I can also understand why some Southerners resent Yankees (like me) who seemingly use the issue of slavery to assert the moral superiority of our side. Slavery was a blight on the entire nation, north and south. Northern merchants and bankers grew rich on its proceeds. Northern ship captains brought captured slaves to North America. None of us can take any pride in its existence, but we can take a measure of pride that Americans did end slavery in our nation, even if it came at the cost of a long and bloody war. As Lincoln said in his Second Inaugural Address, “It may seem strange that any men should dare to ask a just God’s assistance in wringing their bread from the sweat of other men’s faces, but let us judge not, that we be not judged.”

So if Washington and Lee University wants to take the Confederate flags down from the Lee Chapel, I am all for it. The original battle flags—not the replicas—will rotate through the Chapel’s museum exhibit, where they will serve as artifacts from history, not objects of veneration. I have nothing against display of Confederate flags in their proper context. I support remembrance. I am just against treating a Confederate flag as an object of reverence. We must remember—but we do not always have to revere.

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6 Comments

  1. Timothy Sawyer

     /  June 24, 2015

    I have read your writing ont the Confederate Flag and only have one point to make. Slaves and slavery did not start in the USA. It started in Africa with the Zulu tribe and slaves were sold to the white man by black man. If you think that the Confederate Flag is a symbol of racism because of slavery then someone needs to wake up and do more research.Slaves were sold to the white man after a war between two tribes in africa. the victor took the men and woman of the losing tribe and made them slaves. If they tried to run the slaves were killed or sold. So if the confederate flag is a symbol of slavery and racism and it offends you, then why are we not removing the flags from africa as well. Again that is where slavery all started anyways right?

    Reply
    • I’m not sure what point you are trying to make. African countries should deal with their slavery history as they see fit (such as the “House of Slaves” I’ve read about on an island off Senegal). But I’m talking about the history of slavery here in the United States. I haven’t heard of any Africans weighing in on the subject of the Confederate flag, or Americans who are telling African nations what flags they should fly. I assume there has been vigorous debate in South Africa about any remaining flags or symbols of the apartheid regime there.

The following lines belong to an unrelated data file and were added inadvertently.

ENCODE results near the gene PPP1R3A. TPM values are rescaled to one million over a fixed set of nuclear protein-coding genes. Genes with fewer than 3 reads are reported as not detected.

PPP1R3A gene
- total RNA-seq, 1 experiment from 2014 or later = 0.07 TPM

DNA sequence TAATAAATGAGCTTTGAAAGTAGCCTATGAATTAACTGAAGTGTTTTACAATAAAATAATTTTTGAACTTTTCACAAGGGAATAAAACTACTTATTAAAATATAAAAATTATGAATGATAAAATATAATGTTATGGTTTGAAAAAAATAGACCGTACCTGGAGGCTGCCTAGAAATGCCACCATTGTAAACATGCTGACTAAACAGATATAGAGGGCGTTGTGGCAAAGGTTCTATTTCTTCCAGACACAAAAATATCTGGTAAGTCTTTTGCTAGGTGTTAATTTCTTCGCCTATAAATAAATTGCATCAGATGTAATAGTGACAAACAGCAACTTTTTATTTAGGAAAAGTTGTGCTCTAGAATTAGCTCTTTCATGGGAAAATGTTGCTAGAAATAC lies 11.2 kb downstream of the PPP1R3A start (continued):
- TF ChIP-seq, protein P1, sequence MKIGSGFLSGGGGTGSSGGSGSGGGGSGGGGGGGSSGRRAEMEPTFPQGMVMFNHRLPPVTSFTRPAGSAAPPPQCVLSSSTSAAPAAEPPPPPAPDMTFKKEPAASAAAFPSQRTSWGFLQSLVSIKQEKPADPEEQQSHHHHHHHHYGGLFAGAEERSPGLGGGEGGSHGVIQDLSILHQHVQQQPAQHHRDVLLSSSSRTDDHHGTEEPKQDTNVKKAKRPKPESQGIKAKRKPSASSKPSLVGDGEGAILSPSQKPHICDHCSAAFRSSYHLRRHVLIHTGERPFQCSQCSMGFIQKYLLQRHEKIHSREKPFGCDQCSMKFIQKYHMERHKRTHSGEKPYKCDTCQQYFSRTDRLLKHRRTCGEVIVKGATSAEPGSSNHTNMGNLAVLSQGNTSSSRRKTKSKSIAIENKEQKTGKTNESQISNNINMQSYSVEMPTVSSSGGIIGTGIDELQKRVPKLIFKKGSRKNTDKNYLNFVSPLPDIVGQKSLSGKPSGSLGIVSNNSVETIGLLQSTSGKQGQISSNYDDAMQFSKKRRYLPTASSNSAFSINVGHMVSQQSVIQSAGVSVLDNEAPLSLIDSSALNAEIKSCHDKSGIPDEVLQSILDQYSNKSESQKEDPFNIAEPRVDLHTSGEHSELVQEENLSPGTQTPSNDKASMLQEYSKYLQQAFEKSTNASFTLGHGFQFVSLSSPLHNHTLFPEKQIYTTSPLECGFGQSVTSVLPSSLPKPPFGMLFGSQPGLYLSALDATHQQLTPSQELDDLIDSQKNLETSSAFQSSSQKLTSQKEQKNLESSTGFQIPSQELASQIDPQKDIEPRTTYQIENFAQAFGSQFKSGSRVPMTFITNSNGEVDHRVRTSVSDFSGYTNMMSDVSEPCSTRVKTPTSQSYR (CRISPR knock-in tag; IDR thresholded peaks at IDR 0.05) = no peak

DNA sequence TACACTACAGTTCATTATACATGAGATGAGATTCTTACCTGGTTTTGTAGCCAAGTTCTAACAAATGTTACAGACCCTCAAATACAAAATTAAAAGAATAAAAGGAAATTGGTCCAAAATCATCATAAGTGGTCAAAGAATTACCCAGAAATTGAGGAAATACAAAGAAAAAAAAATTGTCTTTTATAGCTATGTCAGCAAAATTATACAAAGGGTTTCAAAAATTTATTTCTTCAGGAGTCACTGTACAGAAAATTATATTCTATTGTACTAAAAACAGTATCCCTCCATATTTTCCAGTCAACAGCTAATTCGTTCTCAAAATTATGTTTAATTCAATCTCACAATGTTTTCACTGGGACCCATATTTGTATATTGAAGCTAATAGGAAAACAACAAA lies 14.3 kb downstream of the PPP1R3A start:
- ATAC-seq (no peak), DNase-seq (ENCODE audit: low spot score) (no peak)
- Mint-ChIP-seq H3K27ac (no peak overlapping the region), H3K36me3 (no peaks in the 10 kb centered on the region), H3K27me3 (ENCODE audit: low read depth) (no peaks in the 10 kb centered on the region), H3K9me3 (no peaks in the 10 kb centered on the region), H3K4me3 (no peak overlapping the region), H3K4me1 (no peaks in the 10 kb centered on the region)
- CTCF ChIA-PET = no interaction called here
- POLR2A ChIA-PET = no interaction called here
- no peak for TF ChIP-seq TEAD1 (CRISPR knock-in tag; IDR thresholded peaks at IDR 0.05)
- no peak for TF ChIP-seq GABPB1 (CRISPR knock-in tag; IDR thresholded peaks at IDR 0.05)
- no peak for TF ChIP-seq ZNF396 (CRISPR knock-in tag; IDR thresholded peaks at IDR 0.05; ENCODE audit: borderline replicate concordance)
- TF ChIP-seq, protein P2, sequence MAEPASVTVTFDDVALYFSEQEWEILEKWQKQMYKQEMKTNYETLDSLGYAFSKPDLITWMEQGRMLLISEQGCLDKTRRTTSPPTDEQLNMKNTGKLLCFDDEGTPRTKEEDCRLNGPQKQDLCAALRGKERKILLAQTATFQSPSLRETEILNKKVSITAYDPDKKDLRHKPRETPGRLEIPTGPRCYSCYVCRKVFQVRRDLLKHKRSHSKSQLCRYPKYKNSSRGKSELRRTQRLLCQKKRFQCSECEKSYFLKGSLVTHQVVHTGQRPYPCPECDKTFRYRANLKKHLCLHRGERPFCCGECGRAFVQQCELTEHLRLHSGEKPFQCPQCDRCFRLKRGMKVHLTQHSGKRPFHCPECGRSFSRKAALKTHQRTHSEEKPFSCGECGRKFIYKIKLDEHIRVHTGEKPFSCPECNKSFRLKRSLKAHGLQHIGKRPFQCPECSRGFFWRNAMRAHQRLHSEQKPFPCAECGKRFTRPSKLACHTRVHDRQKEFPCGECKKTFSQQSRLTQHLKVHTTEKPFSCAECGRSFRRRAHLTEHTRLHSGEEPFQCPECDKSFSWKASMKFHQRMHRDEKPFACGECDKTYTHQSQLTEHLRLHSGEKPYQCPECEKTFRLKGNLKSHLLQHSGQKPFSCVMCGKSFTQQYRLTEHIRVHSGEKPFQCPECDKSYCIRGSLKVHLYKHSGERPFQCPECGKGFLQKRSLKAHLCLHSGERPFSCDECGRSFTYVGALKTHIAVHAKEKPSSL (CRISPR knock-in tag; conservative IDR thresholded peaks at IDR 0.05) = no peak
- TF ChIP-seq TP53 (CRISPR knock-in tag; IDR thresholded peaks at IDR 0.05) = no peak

Reply
  2. Reblogged this on stillness of heart and commented:
    A particularly timely post by “Searching for George Gordon Meade” from July 2014.

    Reply
  3. Whilst I strongly agree that the Confederate flag is today a symbol identified with racism, what concerns me at the moment is how public opinion has become misdirected from the core issues of racism and gun control. Do whatever you please with the Confederate flag, it will not put an end to racism nor will it prevent mentally ill people from obtaining guns. Let’s not become distracted by what essentially is a fairly superficial issue, stay focused on racism and gun control, these killed the 9 people in Charleston not a flag.

    Reply
  4. Eric J Snyder

     /  June 26, 2015

    Jimdroberts, you are right in your comments. Unfortunately, as the Economist magazine points out, Americans cannot discuss gun violence or gun control anymore because of the political climate so we as Americans look at secondary and tertiary subjects when such a tragedy strikes. But, being white and having lived in Charleston,SC only a few years, my neighbor, born and raised here, 70 and black, said if the lives of 9 people is what it takes to rid our state with symbols like the confederate flag and statues and streets honoring John C Calhoun, then, and I quote, we have to act now. Black Americans have been so ignored in these states for so long in getting rid of these symbols that they finally feel there’s someone listening out there in this nation.

    Reply
  5. We must remember—but we do not always have to revere….very deep sentiments

    Reply